Credit: Courtesy of Capistrano Unified School District
A Capistrano Unified preschool student enjoys online large group time with his teacher. More than 47,000 students in the Capistrano Unified School District in Orange County are using educational technologies such as Google Classrooms to stay connected and engage in distance learning.

Over three weeks ago, school districts across Orange County made the difficult decision to temporarily dismiss students in response to coronavirus fears and calls for social distancing.

At the time we found it necessary to hit the pause button so we could better understand the novel coronavirus and its transmission. Many of our districts announced campus closures of two to three weeks and later extended those timelines based on guidance from state and local health officials.

This placed our schools in a holding pattern, and it has been difficult for families to make long-term plans. Now, as we enter a new phase in our understanding of the threat, we have to address the reality that our efforts to flatten the curve and keep students safe cannot be accomplished in the span of a few weeks or even a month. Even President Trump has called for social distancing measures to continue through April, which for many of our districts would leave only a few weeks to wrap up the school year.

Therefore, in alignment with strong statements from Governor Gavin Newsom and State Superintendent of Public Instruction Tony Thurmond, I have recommended that 28 districts in Orange County cancel student attendance on campuses through the end of this academic year and channel their efforts toward adopting robust and effective distance learning models.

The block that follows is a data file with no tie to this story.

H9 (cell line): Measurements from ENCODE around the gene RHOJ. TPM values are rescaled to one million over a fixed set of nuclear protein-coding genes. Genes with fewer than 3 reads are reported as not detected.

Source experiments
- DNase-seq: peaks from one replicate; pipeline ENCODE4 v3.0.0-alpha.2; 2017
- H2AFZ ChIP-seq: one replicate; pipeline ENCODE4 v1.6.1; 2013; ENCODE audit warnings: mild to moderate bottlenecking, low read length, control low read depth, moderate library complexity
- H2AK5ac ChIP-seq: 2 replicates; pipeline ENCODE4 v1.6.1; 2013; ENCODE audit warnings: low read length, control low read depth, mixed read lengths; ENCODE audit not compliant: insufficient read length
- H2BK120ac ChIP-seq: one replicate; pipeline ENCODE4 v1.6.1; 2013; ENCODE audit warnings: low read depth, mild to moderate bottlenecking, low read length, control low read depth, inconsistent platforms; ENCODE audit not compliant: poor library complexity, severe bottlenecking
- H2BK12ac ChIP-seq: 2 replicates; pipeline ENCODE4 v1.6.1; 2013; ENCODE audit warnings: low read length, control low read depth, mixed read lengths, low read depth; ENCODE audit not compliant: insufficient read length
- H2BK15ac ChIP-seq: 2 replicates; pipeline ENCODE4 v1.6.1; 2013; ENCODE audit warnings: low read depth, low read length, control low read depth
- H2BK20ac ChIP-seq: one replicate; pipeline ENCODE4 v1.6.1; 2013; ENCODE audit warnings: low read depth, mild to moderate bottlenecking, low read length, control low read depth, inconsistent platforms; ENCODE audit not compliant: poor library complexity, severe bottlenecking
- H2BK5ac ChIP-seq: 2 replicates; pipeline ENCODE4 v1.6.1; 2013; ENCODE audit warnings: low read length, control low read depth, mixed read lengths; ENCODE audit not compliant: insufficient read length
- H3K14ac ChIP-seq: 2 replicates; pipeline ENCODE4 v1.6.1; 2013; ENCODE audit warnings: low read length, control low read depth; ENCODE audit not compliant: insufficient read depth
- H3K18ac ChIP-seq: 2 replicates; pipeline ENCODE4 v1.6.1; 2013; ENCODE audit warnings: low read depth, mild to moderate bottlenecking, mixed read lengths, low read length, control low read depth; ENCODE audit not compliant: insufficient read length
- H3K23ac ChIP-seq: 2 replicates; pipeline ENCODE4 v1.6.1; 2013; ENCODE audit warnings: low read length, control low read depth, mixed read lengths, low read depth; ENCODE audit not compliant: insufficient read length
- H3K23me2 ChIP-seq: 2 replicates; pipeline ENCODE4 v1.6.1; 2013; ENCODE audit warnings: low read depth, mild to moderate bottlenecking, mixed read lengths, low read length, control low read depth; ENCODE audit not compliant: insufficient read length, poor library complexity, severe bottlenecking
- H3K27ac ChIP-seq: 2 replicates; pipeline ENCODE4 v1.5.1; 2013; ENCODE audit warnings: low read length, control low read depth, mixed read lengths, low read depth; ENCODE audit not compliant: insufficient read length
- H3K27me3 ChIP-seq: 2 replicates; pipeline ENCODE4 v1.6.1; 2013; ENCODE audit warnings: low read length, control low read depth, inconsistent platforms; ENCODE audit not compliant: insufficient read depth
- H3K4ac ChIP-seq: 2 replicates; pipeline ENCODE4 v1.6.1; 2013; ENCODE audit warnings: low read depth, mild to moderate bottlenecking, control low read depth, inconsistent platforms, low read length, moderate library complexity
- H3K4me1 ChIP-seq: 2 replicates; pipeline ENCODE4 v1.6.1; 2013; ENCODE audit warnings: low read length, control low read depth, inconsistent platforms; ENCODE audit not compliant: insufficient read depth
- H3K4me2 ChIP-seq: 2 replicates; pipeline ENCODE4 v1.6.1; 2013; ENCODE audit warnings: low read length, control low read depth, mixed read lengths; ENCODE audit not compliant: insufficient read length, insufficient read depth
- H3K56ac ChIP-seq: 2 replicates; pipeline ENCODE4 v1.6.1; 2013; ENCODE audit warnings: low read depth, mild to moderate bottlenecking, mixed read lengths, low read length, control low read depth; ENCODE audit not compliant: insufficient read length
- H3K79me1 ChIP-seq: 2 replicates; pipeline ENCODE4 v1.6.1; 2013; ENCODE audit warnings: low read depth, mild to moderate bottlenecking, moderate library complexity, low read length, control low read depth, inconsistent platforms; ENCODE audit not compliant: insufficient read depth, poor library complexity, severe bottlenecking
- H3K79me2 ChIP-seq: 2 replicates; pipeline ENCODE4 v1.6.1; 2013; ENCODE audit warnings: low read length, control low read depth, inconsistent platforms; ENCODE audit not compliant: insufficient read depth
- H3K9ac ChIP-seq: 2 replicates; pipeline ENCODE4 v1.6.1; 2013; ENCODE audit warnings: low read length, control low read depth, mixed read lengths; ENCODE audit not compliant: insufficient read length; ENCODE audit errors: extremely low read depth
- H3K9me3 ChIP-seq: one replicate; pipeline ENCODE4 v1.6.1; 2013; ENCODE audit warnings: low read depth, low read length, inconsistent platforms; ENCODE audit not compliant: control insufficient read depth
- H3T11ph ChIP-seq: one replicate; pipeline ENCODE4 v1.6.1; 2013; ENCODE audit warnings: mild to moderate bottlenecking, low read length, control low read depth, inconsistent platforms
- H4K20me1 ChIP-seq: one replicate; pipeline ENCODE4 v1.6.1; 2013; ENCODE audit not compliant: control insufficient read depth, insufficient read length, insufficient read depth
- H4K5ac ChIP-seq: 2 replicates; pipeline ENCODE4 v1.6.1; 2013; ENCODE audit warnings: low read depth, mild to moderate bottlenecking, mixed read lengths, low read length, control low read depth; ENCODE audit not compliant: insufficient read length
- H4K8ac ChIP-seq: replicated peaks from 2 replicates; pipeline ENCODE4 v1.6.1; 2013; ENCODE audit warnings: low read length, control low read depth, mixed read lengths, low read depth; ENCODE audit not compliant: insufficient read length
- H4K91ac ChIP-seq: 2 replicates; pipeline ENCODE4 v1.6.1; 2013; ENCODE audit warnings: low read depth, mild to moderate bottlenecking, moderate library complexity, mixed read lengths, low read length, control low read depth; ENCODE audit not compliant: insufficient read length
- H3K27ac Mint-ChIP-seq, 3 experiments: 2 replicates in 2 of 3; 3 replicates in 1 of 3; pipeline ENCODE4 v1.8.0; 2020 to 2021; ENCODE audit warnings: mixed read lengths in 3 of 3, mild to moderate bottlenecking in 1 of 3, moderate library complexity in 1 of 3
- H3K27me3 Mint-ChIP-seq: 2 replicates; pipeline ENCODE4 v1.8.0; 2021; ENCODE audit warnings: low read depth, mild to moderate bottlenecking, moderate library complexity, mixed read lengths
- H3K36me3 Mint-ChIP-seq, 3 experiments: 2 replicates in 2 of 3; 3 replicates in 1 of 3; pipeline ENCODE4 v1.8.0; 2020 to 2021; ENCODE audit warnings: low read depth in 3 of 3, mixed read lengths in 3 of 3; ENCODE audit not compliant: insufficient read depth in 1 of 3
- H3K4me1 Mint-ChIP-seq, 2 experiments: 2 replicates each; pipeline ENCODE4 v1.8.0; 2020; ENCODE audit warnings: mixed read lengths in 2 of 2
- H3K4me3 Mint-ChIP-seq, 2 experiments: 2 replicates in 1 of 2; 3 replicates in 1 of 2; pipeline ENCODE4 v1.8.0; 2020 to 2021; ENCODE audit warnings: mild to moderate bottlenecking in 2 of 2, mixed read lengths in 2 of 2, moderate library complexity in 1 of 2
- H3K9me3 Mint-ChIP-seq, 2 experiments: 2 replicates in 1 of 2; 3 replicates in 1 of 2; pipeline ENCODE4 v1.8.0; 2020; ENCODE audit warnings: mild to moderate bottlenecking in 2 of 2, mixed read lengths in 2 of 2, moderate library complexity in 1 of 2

Just a few weeks ago, no one could have imagined a circumstance that would prompt us to dismiss students from school for the rest of the semester. But the early guidance to thoroughly wash our hands and disinfect our facilities quickly turned into social distancing measures and stay-at-home orders. Meanwhile, the COVID-19 rates in Orange County and across the U.S. have continued to climb, and the virus has intruded deeper into our lives, with reports of actors, athletes and musicians testing positive — and, for many, coworkers, friends and loved ones.

There is no doubt that our school districts made the right call to dismiss students when they did. And by and large, everyone connected to our schools — from educators and support staff to students and families — has done an excellent job since then communicating with each other and building classroom lessons that will help students succeed.

But we can and must do more.

Fatigued though many of us may be, the time has come to take a leap and create online systems that build knowledge and skills, allow for student work to be submitted and graded, support equity and social and emotional learning, and encourage vigorous interaction between young learners and their teachers.

In other words, distance learning must no longer be seen as a tool that augments the instructional program. It now must drive it.

This will be a colossal undertaking for our county — and that’s an understatement. Despite the wealth that is concentrated in and around our beach cities, we are home to high percentages of low-income families, English learners, students who are homeless and foster youth.